The Surprising Adventures of the Magical Monarch of Mo and His People/Chapter 8
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The Eighth Surprise: The Bravery of Prince Jollikin
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There is no country so delightful but that it suffers some disadvantages, and so it was with the Valley of Mo. At times the good people were obliged to leave their games and sports to defend themselves against a foe or some threatened disaster. But there was one danger they never suspected, which at last came upon them very suddenly.
Away at the eastern end of the Valley was a rough plain, composed entirely of loaf sugar covered with boulders of rock candy which were piled up in great masses reaching nearly to the foot of the mountains, containing many caves and recesses.
The people seldom came here, as there was nothing to tempt them, the rock candy being very hard and difficult to walk on.
In one of the great hollows formed by the rock candy lived a monstrous Gigaboo, completely shut in by the walls of its cavern. It had been growing and growing for so many years that it had attained an enormous size.
For fear you may not know what a Gigaboo is I shall describe this one. Its body was round, like that of a turtle, and on its back was a thick shell. From the center of the body rose a long neck, much like that of a goose, with a most horrible looking head perched on the top of it. This head was round as a ball, and had four mouths on the sides of it and seven eyes set in a circle and projecting several inches from the head. The Gigaboo walked on ten short but thick legs, and in front of its body were two long arms, tipped with claws like those of a lobster. So sharp and strong were these claws that the creature could pinch a tree in two easily. Its eyes were remarkably bright and glittering, one being red in color, another green, and the others yellow, blue, black, purple and crimson.
It was a dreadful monster to see--only no one had yet seen it, for it had grown up in the confinement of its cave.
But one day the Gigaboo became so big and strong that in turning around it broke down the walls of the cavern, and finding itself at liberty, the monster walked out into the lovely Valley of Mo to see how much evil it could do.
The first thing the Gigaboo came to was a large orchard of preserved apricots, and after eating a great quantity of the preserves it wilfully cut off the trees with its sharp claws and utterly ruined them. Why the Gigaboo should have done this I can not tell; but scientists say these creatures are by nature destructive, and love to ruin everything they come across.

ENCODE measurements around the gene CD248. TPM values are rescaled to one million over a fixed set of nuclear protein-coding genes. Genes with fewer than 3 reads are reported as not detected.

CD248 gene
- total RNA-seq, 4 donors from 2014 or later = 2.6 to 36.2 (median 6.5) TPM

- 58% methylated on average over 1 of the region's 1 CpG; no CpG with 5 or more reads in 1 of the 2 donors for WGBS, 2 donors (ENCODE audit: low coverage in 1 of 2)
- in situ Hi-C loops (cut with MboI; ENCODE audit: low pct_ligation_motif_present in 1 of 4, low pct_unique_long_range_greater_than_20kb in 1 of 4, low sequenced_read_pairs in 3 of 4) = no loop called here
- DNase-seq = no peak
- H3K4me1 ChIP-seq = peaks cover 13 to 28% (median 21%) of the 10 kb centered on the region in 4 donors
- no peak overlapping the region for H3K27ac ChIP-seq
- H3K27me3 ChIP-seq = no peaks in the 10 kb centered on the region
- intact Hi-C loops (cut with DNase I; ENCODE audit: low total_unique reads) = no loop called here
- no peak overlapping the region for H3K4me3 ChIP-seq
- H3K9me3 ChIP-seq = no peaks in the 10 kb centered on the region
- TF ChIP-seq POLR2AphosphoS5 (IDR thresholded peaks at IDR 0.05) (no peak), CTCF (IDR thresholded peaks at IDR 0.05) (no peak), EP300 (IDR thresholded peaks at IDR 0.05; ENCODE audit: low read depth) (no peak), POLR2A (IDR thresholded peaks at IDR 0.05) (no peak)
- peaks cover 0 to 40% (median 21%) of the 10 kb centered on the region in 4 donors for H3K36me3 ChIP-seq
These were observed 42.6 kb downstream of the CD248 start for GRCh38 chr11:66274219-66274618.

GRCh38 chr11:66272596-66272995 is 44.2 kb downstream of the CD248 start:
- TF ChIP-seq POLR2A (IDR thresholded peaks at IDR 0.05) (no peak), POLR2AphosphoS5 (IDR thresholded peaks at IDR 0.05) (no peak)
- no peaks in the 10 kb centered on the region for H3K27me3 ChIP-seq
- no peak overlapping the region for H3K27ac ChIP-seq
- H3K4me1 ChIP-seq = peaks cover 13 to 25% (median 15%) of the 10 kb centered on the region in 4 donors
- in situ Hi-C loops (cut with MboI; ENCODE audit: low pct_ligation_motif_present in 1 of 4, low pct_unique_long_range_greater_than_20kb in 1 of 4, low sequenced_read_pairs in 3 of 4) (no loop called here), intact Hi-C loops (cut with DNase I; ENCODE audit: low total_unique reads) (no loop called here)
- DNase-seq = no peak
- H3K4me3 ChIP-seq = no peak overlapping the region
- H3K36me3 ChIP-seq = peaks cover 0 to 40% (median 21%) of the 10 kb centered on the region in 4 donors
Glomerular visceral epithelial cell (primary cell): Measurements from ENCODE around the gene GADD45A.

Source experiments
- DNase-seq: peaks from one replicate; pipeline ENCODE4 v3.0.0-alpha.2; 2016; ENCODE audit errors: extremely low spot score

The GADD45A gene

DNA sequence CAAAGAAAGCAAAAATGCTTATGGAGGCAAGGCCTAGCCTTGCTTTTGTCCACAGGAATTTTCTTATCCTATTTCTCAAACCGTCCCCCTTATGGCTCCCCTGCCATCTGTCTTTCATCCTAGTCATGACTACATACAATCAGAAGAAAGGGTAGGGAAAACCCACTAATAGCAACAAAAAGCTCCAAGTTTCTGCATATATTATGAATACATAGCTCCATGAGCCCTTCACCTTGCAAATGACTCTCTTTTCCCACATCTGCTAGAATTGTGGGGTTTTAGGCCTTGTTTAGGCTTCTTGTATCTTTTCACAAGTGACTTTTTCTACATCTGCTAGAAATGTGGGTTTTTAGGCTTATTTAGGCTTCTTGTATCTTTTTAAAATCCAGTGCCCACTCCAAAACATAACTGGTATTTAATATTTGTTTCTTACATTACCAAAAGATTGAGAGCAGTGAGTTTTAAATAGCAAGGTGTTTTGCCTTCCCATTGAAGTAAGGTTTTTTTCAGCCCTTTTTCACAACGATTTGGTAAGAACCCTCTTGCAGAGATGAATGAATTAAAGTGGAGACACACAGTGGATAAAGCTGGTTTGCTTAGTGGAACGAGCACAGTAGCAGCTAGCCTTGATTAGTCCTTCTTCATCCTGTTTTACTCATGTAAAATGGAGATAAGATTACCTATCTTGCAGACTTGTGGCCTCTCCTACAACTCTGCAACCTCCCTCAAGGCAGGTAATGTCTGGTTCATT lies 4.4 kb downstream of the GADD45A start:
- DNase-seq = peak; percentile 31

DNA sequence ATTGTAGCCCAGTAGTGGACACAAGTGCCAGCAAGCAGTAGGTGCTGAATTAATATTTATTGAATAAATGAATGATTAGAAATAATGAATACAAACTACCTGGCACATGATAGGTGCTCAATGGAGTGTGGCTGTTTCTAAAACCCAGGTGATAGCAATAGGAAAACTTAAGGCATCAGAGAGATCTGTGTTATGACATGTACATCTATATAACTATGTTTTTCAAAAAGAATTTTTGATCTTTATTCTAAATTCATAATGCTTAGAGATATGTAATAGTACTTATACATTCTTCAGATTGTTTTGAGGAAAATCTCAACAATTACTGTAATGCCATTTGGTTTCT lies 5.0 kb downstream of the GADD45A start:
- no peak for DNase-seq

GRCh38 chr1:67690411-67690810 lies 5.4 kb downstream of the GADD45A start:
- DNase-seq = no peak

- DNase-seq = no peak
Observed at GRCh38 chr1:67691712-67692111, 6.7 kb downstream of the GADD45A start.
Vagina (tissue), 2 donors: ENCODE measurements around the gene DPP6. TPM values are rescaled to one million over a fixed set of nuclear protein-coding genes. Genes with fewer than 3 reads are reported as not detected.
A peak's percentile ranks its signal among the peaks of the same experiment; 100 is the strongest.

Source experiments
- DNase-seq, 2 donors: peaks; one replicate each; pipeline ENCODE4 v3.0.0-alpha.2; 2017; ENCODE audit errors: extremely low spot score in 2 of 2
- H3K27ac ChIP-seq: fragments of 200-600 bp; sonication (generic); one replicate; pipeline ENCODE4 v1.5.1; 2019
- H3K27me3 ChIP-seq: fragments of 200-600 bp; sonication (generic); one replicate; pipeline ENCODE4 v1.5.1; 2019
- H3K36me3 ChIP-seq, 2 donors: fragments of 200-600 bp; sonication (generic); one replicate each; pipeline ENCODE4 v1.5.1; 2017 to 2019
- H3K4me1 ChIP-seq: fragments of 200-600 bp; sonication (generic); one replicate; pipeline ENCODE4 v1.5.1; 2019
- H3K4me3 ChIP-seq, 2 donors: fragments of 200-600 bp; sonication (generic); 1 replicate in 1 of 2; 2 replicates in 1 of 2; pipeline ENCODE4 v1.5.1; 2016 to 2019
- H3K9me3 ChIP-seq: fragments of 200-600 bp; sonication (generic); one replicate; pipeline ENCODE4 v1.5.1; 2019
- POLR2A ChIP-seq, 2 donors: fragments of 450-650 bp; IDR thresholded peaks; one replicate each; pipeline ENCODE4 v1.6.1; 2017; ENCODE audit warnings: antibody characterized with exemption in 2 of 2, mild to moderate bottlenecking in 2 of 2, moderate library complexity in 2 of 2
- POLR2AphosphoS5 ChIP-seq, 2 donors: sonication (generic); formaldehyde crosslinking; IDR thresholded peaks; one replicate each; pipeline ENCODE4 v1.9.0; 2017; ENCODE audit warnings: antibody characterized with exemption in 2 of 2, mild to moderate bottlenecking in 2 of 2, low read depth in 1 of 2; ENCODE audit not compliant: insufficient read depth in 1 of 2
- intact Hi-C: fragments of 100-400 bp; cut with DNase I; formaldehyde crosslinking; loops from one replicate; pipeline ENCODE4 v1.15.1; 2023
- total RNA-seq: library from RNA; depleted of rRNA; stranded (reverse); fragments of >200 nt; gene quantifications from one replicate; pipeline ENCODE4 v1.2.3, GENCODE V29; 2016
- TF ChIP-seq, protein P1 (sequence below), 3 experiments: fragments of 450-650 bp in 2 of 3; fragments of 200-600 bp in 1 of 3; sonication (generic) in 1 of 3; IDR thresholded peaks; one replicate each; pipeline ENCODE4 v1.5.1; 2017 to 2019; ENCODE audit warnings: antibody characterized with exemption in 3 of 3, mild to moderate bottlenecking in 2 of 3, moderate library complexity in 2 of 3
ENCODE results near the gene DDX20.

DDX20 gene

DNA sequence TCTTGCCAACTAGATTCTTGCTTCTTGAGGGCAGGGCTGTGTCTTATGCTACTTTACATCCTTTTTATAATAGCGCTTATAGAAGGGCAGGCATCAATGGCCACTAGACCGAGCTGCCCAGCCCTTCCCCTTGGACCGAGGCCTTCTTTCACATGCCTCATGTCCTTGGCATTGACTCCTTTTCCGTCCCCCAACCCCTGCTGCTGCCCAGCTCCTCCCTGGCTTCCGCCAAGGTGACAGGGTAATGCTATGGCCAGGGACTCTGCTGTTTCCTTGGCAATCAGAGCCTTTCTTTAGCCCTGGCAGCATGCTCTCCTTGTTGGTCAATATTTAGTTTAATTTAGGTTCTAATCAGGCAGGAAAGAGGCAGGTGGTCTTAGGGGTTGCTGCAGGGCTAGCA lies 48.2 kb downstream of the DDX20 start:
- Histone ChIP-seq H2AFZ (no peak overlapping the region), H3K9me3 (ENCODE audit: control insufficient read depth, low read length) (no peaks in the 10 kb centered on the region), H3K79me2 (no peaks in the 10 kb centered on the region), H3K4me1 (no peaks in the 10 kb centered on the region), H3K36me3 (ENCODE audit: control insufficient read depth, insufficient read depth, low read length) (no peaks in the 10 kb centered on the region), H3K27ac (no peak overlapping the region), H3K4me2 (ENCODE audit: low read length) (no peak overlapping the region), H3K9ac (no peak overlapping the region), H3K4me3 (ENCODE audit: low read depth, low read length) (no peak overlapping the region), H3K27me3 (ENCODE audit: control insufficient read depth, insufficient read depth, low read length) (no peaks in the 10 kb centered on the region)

One of the people, being in the neighborhood, came on the monster and witnessed its terrible deeds; whereupon he ran in great terror to tell the King that the Gigaboo was on them and ready to destroy the entire valley. Although no one had ever before seen a Gigaboo, or even heard of one, the news was so serious that in a short time the King and many of his people came to the place where the monster was, all having hastily armed themselves with swords and spears.
But when they saw the Gigaboo they were afraid, and stood gazing at it in alarm, without knowing what to do or how to attack it.
"Who among us can hope to conquer this great beast?" asked the King, in dismay. "Yet something must be done, or soon we shall not have a tree left standing in all the Valley of Mo." The people looked at one another in a frightened way, but no one volunteered his services or offered to advise the monarch what to do.
At length Prince Jollikin, who had been watching the monster earnestly, stepped forward and offered to fight the Gigaboo alone.
"In a matter of this kind," said he, "one man is as good as a dozen. So you will all stand back while I see where the beast can best be attacked."
"Is your sword sharp?" asked his father, the King, anxiously.
"It was the sharpest on the tree," replied the Prince. "If I fail to kill the monster, at least it can not kill me, although it may cause me some annoyance. At any rate, our trees must be saved, so I will do the best I can."
With this manly speech he walked straight toward the Gigaboo, which, when it saw him approaching, raised and lowered its long neck and twirled its head around, so that all the seven eyes might get a glimpse of its enemy.
Now you must remember, when you read what follows, that no inhabitant of the Valley of Mo can ever be killed by anything. If one is cut to pieces, the pieces still live; and, although this seems strange, you will find, if you ever go to this queer Valley, that it is true. Perhaps it was the knowledge of this fact that made Prince Jollikin so courageous.
"If I can but manage to cut off that horrible head with my sword," thought he, "the beast will surely die."